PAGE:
Stomach-churning ‘sushi terrorism’ leads to arrests, reforms in Japan

Streaming HUBMarch 9, 2023

A viral trend of “sushi terrorism” has nearly paralyzed an iconic Japanese food industry, leading to arrests and reformations after the spread of unhealthy pranks.

Viral videos began surfacing on social media last year, showing people at Japanese “kaitenzushi” conveyor-belt sushi restaurants wiping saliva on plates of fish, drinking out of community cups of soy sauce – and spraying hand sanitizer on food Was shown doing.

Those pranks eventually led to the arrest of three people in Aichi, a Japanese prefecture in central Honshu island, according to a Thursday report in NBC News. Two men, aged 21 and 19, and a 15-year-old girl were caught at a Kura Sushi location last month after being linked to a viral video of them drinking soy sauce straight from communal cups.

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Conveyor Belt Sushi.

Conveyor Belt Sushi. (iStock)

The viral trend has rocked the country’s multibillion-dollar ketenzushi industry, long known for its high standards of cleanliness, sending shares of companies that scuttle such establishments and have long been frowned upon in Japanese culture. Reform leads for beloved eateries.

Choshimaru, a chain of kaitenzushi establishments located around Tokyo, said it would be phasing out its conveyor belt system by the end of April, switching to a system that allows customers one touch as a result of the prank. Forced to use the panel system.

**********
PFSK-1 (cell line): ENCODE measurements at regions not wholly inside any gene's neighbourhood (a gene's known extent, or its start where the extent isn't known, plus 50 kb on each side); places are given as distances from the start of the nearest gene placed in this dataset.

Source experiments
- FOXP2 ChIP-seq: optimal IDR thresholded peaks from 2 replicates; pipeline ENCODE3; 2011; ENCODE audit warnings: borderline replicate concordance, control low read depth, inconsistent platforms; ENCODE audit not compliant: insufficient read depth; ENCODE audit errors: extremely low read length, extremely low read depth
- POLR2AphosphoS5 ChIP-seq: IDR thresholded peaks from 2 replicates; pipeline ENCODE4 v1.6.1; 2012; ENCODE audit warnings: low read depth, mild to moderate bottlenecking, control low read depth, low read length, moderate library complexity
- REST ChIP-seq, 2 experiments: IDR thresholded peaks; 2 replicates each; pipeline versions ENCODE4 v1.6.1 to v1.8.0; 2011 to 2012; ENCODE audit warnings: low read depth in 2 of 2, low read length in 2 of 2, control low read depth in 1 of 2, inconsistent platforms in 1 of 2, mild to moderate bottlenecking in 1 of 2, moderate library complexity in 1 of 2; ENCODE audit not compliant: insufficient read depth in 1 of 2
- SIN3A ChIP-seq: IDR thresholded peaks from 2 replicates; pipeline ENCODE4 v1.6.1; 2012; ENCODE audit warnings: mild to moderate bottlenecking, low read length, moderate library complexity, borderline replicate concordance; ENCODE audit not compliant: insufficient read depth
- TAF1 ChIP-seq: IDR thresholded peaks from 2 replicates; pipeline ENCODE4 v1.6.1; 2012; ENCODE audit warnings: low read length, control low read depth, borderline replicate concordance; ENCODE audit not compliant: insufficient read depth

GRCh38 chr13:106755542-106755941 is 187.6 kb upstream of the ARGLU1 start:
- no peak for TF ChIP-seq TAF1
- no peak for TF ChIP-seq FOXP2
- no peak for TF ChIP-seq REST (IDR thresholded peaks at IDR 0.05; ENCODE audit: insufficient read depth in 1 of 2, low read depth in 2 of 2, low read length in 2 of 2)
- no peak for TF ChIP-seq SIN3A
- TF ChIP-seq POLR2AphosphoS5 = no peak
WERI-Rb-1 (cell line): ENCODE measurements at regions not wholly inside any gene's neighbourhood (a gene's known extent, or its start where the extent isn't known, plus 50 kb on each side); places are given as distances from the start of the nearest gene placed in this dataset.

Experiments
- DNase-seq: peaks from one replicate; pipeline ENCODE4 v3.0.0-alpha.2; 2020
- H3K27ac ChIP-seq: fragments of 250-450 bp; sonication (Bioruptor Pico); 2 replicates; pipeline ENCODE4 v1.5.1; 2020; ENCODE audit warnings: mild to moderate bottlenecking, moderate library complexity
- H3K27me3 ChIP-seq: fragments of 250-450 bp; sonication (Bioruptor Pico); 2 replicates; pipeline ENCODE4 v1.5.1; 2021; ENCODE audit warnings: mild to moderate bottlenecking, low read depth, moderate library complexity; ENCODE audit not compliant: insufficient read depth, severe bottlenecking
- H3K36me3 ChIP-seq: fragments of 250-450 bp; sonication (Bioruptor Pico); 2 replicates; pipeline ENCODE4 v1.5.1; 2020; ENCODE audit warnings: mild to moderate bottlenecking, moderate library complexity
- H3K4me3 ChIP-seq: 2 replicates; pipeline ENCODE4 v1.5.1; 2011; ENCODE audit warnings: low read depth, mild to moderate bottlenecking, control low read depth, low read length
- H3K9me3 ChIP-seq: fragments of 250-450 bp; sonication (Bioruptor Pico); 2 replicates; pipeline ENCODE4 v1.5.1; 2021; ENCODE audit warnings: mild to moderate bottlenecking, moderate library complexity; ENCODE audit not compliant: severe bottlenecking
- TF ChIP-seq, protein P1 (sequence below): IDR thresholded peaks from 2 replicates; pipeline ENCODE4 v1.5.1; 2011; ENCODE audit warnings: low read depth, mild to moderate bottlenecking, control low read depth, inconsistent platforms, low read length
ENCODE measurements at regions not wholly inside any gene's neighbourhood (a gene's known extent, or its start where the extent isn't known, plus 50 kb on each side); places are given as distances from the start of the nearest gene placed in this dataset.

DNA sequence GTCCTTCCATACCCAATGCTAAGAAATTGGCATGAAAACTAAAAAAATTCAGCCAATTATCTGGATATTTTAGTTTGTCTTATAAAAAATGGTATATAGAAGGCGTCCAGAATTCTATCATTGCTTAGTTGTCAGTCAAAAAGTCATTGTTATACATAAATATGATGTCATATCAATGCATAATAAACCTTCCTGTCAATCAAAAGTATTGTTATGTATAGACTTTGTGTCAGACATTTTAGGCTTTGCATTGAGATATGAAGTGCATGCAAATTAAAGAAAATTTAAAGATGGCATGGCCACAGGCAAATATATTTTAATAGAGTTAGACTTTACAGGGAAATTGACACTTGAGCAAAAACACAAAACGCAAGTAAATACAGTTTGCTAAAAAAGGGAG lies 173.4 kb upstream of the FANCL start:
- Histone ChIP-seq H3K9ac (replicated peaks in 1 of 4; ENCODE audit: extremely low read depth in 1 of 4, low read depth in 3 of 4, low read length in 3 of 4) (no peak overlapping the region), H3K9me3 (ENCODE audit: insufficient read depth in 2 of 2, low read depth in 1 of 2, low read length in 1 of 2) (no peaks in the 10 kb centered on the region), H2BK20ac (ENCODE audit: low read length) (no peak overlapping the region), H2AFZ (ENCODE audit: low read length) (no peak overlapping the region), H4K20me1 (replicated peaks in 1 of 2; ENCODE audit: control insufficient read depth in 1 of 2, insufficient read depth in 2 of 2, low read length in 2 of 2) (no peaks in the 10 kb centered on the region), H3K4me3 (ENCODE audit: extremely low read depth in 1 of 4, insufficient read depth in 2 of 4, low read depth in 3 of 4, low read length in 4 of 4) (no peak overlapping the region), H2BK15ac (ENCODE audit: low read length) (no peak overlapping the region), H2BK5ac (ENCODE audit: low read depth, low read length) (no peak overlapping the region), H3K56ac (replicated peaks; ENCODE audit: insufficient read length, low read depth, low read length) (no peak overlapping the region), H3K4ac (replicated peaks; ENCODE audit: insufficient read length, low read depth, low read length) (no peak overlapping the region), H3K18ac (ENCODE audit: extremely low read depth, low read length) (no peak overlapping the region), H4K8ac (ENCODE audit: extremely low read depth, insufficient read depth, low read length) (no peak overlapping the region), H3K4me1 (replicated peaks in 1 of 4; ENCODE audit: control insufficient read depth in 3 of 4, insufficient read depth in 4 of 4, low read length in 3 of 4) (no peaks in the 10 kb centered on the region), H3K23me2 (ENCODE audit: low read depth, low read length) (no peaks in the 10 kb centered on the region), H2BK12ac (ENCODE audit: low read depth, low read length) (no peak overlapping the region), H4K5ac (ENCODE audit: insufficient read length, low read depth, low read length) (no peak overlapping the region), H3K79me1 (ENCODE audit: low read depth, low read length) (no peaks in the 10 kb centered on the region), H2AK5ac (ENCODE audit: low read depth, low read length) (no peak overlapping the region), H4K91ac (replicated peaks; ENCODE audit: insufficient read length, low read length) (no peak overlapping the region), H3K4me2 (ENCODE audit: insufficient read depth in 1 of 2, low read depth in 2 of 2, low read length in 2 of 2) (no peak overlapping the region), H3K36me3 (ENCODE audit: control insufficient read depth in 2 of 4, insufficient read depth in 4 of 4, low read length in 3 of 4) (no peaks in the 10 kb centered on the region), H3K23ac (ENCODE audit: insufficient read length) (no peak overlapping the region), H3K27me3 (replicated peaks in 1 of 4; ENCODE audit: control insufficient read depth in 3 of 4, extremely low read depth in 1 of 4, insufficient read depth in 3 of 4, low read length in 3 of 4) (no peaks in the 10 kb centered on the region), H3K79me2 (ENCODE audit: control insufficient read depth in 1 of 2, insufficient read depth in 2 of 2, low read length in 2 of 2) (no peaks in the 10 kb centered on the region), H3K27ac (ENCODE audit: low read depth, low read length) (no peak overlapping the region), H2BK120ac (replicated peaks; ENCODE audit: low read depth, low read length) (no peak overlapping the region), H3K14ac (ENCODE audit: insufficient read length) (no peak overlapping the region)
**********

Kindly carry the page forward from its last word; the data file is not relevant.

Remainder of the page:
A plate of sushi.

A plate of sushi. (iStock)

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Meanwhile, Kura Sushi vowed to do everything it could to protect the conveyor belt sushi model, expressing optimism that the recent arrests would stop the fake prank and put an end to the viral trend.

Japanese Sushi.

Japanese Sushi. (Fox News)

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“We sincerely hope that this arrest will serve as a catalyst for wider public recognition of the ‘crime’ of nuisance behavior that shakes the very foundation of a system based on a relationship of trust with our customers, and we Really hope there will be no more copycat crimes,” the company told NBC News.


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